It behoves Opposition Members, however, if they are serious about putting themselves forward for government, to remember what it feels like when in government. The point has already been made. They will be subject to exactly the same constraints. They will be having exactly the same arguments, probably, with their own troublesome

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Back-Bench Members. We all have them. [Interruption.] I apologise for that slip. I cannot think what I was talking about.

Labour Members would sometimes have to say some unwelcome things to well- intentioned and powerfully motivated Back Benchers on their own side. One of the things that they would have to say--

Mr. Jenkin: Will my right hon. Friend give way?

Mr. Waldegrave: I cannot think how I could have stirred my hon. Friend into action.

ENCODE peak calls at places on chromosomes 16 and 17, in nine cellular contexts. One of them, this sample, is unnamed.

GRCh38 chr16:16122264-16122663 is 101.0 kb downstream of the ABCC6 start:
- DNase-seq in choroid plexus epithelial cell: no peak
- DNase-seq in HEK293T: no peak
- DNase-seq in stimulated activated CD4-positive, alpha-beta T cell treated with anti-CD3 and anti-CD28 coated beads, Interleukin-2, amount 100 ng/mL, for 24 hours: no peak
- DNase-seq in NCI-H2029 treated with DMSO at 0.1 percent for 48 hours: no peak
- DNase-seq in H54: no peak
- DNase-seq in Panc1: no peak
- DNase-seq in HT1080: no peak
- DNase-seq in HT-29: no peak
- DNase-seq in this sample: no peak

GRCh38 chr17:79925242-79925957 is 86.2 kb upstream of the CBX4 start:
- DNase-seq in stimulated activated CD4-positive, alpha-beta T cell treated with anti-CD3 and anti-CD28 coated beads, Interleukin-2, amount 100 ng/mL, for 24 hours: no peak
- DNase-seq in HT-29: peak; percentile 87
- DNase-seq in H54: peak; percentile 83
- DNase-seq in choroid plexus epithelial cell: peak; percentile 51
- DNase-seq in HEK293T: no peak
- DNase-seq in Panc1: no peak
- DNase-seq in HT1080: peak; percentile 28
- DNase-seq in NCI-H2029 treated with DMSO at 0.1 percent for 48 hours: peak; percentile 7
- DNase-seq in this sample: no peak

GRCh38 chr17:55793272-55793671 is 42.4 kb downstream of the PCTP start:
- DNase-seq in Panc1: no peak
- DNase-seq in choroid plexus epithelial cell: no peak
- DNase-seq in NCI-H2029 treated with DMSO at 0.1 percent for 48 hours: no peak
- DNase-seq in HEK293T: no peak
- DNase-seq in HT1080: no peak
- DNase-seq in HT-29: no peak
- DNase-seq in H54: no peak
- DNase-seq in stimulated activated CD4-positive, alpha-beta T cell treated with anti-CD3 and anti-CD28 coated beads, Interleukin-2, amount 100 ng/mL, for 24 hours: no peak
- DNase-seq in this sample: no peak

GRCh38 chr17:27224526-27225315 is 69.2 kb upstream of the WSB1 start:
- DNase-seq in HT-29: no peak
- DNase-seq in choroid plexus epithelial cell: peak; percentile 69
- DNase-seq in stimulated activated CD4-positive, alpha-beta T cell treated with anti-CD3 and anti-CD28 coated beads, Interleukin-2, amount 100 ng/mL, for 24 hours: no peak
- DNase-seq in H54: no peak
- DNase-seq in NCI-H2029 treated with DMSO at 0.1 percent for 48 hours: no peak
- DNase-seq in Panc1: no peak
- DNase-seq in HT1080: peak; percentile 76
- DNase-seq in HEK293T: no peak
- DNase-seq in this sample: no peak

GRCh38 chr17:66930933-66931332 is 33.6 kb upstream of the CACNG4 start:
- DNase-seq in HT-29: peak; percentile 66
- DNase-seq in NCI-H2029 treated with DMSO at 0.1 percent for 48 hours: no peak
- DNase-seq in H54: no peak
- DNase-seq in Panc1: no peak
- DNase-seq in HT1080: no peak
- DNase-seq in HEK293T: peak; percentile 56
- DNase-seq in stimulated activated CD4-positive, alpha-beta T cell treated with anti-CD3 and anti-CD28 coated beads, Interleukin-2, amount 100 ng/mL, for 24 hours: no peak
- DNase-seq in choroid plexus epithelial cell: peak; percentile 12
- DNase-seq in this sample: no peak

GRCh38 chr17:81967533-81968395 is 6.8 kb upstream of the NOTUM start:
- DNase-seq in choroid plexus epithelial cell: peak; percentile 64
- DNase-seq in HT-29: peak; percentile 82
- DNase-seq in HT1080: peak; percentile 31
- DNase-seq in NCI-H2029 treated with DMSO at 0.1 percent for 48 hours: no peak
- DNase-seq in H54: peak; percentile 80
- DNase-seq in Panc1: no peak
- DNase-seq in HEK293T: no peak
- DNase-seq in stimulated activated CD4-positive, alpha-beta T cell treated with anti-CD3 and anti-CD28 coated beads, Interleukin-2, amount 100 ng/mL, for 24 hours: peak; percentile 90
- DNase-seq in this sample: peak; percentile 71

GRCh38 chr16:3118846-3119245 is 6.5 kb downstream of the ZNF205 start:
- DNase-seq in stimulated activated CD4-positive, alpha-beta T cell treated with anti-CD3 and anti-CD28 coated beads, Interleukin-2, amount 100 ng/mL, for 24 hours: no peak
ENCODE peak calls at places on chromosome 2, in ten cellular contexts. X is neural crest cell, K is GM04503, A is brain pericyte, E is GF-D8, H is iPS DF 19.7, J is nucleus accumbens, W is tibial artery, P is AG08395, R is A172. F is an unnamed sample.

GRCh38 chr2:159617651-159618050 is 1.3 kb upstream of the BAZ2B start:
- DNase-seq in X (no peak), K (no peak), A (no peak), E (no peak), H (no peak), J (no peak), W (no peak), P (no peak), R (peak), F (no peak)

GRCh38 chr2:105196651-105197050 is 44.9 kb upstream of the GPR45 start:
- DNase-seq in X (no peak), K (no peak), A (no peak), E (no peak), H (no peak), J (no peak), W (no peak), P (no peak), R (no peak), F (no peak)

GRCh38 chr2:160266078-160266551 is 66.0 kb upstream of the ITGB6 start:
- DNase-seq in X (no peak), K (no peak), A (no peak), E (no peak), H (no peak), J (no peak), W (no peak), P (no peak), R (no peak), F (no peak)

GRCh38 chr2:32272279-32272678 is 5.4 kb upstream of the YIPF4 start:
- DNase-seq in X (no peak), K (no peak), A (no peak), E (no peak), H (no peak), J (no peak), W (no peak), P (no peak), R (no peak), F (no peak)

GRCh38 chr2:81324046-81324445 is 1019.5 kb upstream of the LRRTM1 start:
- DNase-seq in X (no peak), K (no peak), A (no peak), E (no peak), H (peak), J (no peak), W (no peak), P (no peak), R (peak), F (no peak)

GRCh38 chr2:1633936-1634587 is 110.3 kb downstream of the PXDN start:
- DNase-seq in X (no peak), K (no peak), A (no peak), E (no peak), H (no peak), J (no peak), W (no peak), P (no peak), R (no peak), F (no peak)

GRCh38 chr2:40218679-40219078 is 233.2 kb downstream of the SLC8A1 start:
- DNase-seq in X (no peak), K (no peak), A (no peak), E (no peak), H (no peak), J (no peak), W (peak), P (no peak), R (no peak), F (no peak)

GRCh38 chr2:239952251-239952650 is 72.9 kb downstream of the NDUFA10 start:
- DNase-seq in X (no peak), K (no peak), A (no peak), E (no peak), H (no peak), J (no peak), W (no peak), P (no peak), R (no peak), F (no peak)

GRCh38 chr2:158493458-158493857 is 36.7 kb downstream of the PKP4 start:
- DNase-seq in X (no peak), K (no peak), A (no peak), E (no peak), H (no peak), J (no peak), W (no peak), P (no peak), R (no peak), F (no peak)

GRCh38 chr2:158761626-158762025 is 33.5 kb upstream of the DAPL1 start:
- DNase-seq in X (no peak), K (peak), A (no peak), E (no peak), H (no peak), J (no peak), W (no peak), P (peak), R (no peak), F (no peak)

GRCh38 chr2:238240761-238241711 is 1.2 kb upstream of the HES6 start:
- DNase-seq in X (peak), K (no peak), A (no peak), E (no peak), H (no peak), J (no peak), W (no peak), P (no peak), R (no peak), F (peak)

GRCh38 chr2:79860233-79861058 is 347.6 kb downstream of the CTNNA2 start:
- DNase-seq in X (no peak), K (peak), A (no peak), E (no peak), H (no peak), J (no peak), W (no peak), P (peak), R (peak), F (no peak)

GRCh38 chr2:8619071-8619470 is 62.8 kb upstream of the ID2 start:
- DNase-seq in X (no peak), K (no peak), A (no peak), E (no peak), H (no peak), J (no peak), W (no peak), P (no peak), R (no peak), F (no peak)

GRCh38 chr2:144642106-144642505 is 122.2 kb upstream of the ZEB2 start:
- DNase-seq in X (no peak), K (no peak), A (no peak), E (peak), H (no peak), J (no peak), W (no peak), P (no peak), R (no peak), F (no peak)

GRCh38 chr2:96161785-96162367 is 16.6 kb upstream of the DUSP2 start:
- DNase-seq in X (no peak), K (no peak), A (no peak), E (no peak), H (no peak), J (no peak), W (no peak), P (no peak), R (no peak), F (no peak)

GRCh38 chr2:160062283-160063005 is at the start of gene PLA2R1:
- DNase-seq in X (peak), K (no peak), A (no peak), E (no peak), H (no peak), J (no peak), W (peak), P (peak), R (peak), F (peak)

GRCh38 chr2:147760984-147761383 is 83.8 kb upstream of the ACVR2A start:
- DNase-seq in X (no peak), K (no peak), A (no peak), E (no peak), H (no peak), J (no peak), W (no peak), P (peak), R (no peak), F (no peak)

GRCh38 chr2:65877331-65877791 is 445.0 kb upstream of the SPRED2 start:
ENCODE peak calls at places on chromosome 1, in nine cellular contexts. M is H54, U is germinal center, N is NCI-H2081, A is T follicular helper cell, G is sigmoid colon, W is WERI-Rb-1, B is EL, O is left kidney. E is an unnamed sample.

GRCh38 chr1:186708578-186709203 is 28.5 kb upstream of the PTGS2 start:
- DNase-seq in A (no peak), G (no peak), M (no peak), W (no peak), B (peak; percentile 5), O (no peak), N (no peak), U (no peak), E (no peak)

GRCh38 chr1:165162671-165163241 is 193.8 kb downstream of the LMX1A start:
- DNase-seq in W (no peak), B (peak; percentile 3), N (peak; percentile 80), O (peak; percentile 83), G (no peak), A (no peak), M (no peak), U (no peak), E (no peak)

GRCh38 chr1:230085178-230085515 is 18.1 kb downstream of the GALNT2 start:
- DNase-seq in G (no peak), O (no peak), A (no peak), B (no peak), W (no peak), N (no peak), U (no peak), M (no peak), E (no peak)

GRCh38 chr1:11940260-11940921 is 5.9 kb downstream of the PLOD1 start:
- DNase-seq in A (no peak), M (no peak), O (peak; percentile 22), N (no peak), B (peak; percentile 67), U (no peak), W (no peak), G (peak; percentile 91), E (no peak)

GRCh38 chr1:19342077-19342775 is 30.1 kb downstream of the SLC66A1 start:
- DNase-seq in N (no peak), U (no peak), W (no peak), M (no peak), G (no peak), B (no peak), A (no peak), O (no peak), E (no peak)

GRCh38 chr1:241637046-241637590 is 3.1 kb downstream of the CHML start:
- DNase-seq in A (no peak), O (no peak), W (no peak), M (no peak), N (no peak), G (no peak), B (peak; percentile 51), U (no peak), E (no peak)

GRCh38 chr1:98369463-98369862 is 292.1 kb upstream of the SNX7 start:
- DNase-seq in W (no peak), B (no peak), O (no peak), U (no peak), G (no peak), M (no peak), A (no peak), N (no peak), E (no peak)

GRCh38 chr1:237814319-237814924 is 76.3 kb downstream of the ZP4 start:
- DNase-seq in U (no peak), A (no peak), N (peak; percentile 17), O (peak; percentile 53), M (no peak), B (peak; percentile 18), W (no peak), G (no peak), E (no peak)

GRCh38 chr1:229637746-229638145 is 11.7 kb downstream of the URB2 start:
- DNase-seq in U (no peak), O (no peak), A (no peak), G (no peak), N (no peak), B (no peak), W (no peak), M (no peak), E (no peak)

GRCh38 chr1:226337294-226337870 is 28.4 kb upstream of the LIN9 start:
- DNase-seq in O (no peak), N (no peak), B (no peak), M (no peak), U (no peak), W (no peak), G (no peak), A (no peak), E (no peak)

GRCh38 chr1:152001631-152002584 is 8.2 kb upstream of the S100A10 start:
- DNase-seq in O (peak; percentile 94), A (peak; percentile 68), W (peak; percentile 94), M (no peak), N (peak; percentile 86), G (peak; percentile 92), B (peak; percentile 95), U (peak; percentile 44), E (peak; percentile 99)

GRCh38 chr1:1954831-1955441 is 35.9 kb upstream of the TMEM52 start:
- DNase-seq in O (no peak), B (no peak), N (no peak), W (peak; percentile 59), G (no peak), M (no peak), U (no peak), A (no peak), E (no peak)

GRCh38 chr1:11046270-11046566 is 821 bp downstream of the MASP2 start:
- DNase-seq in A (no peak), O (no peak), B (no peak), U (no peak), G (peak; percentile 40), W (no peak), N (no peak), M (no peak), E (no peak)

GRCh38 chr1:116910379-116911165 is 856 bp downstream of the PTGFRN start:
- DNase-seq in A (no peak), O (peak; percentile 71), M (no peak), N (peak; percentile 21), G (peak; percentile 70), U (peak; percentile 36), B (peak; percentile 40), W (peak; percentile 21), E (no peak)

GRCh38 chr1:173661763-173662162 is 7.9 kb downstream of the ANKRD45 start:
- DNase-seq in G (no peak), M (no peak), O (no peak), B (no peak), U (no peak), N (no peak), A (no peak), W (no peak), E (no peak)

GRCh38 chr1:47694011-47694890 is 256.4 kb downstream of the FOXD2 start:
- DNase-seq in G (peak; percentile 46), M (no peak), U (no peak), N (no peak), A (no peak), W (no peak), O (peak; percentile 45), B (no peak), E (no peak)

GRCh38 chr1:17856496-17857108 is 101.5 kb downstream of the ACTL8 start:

Mr. Jenkin: However much sympathy the House may have with the objectives of the Bill introduced by the hon. Member for Carlisle (Mr. Martlew) to ban calve exports, is it not the case that, even if it became law, my right hon. Friend would not be able to act, because if he acted contrary to European Community law he could be prosecuted and sued by those who had suffered financial loss as a result of obeying that Bill instead of Community law, as Community law overrides Acts of Parliament that have been passed by the United Kingdom Parliament?